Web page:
Drones are proving to be increasingly helpful. As commented in other articles, one of these uses is the scientific one, which is becoming more than evident in situations such as those being experienced in the volcano of La Palma.
Drones are the ‘’eyes of the scientists’’ due to the variety of tasks they are carrying out in this natural phenomenon; some of these tasks are:
- Creation of 3D models of the terrain using geospatial software for long-term monitoring.
- Thermal data collection allows researchers to obtain data such as the magma coming out, its temperature, speed, and hottest zones.
- CO2 data collection to predict its release level and possible upcoming activity, as well as other gases.
- Surface and volume measurements of the material from the lava flow by capturing and collecting images before and after the eruption.
- Monitoring of the lava pathway.
- Safe surveillance and control.
A special issue to comment on is the involvement of different professionals in this kind of operation. These activities are also closely followed by geologists. These scientists represent an added value to drones because they are analyzing and understanding what is seen through the cameras.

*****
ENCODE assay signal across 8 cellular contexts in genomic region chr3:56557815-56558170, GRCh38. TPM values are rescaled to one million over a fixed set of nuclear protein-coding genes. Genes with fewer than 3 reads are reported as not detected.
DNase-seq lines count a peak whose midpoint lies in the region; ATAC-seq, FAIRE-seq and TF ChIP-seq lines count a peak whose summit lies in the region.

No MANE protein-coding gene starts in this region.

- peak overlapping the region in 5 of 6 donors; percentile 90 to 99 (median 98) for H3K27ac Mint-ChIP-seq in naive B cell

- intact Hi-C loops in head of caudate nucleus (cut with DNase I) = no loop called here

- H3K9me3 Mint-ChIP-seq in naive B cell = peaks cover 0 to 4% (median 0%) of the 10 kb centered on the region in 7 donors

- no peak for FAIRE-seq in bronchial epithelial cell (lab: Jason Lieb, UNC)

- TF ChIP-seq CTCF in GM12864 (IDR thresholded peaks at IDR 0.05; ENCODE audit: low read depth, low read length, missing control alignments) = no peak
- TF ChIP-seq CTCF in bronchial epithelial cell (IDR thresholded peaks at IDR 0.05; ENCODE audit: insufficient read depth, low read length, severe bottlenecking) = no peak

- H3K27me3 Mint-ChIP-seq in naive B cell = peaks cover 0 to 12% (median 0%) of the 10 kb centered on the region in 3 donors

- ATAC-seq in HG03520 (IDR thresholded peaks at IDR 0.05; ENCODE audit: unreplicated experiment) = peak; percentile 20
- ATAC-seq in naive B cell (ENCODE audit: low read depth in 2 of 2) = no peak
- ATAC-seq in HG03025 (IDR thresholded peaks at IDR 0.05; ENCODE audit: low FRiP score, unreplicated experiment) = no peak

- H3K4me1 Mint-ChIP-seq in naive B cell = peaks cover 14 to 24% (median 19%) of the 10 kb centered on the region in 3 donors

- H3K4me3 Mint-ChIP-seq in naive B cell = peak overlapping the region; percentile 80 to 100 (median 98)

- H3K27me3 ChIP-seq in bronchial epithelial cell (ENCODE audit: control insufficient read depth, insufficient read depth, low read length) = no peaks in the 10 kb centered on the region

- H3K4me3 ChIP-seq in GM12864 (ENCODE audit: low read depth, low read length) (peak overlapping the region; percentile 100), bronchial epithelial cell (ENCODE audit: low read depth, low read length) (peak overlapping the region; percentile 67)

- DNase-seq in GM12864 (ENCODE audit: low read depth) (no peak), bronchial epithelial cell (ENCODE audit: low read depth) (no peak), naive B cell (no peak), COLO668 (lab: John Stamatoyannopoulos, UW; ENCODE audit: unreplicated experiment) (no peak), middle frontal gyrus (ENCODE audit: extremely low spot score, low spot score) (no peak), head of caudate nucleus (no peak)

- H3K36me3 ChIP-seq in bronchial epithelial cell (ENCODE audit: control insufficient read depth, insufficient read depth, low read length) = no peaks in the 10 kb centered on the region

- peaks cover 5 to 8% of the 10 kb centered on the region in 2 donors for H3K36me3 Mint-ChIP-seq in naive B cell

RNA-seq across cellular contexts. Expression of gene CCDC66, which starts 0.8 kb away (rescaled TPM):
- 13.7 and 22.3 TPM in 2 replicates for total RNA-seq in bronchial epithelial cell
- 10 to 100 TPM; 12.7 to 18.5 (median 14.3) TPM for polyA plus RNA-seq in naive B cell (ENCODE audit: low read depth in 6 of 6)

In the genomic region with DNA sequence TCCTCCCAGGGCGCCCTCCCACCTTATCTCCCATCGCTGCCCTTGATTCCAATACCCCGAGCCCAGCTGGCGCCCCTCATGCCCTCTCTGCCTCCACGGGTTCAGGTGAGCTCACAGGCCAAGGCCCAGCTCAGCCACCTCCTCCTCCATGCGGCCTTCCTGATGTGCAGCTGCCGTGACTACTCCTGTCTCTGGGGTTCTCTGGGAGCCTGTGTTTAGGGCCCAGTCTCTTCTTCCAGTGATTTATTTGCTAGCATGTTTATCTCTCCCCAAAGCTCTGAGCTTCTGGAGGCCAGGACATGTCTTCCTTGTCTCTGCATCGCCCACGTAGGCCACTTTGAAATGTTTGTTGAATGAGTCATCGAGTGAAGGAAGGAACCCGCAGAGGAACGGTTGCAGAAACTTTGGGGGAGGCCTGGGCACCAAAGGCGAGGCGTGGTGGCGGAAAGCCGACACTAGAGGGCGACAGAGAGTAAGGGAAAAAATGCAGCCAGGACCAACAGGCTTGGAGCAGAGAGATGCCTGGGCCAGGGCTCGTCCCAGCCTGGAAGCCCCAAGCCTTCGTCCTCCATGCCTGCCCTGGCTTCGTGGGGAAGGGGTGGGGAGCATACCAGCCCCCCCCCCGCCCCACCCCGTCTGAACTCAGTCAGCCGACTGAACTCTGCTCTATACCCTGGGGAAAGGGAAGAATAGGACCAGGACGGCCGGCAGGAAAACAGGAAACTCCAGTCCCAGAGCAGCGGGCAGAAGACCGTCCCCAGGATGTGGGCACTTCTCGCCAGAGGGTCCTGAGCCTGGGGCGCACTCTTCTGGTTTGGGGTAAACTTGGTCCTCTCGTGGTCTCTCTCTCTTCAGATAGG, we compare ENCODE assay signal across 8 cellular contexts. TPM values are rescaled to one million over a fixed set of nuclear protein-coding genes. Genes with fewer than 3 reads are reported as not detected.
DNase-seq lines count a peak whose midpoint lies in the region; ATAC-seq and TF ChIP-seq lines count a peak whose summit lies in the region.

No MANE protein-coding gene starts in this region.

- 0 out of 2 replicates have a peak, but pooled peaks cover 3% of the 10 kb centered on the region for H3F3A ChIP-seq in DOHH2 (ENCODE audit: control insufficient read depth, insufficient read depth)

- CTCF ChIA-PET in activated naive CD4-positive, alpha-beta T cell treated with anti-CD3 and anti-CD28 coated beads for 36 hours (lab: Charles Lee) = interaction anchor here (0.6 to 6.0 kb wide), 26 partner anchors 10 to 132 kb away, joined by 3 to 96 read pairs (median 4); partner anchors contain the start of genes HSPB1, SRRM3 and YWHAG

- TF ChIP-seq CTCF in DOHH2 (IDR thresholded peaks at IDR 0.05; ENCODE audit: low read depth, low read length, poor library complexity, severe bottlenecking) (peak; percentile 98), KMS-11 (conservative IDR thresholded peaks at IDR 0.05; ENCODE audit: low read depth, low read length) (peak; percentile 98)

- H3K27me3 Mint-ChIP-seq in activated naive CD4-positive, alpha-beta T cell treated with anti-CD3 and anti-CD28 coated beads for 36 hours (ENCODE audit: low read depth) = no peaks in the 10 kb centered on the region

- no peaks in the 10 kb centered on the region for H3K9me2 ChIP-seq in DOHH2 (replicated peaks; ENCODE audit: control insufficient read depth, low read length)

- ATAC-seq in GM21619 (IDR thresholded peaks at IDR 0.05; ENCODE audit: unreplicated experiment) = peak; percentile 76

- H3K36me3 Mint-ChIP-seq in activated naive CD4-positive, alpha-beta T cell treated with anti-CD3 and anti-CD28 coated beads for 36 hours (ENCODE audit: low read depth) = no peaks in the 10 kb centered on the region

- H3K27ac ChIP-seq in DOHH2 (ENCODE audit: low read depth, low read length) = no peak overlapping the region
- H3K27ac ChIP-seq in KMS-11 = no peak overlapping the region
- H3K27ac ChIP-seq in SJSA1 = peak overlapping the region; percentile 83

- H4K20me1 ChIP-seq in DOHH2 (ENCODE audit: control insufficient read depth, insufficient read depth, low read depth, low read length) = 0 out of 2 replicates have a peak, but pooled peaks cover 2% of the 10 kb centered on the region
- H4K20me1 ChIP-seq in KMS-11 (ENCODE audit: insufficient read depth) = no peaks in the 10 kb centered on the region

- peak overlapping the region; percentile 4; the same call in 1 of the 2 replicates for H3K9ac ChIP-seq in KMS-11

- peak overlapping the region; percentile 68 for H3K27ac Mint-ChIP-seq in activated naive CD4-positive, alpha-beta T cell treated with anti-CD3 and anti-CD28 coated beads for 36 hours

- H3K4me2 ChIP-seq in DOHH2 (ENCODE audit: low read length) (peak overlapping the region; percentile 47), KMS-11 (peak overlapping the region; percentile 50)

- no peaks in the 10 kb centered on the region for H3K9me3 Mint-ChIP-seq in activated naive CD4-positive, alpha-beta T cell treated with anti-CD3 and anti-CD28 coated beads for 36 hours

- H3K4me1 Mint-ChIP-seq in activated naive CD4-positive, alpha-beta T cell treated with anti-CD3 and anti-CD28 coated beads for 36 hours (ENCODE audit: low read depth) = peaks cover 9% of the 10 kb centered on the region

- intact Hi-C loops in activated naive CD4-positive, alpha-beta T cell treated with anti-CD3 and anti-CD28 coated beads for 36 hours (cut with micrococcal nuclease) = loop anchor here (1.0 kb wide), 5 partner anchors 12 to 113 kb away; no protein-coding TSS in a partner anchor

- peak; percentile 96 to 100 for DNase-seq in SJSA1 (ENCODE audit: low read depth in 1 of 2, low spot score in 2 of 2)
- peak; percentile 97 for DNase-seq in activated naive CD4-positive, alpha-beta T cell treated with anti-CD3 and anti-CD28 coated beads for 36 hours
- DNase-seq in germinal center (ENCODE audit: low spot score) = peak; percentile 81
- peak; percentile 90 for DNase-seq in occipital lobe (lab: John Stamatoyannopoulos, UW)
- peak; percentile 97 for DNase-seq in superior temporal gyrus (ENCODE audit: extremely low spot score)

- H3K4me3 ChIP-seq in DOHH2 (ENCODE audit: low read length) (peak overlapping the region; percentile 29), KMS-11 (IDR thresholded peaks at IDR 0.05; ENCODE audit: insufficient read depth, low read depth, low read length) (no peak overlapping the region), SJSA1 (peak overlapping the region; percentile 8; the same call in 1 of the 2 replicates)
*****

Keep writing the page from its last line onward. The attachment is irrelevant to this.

Moreover, drones are very resistant to high temperatures (between 500 and 1000ºC) and to ash, which affects the stability and also the safety & security of the intended operation.
Many drones are flying over La Palma these days; however, the four scientific drones have priority over the rest. These aircrafts are controlled by the Instituto Geológico y Minero de España (IGME) and the Emergencies and Rescue Group of the Canarias Government (GES). The information coming from them is managed by the PEVOLCA Scientific Committee, which also contains this emergency. Sometimes, this Committee assesses the knowledge in real-time.
Legally, these aircraft can fly up to 120 meters of the ceiling and at a maximum of 500 meters from the pilot. But in the La Palma emergency, conditions are different because they can fly higher, up to 500 meters from the sea level and up to 4 kilometers away from the take-off point.
The volcano’s behavior is changing every day, which means that these drones still have a long list of tasks to do, hopefully in a successful way.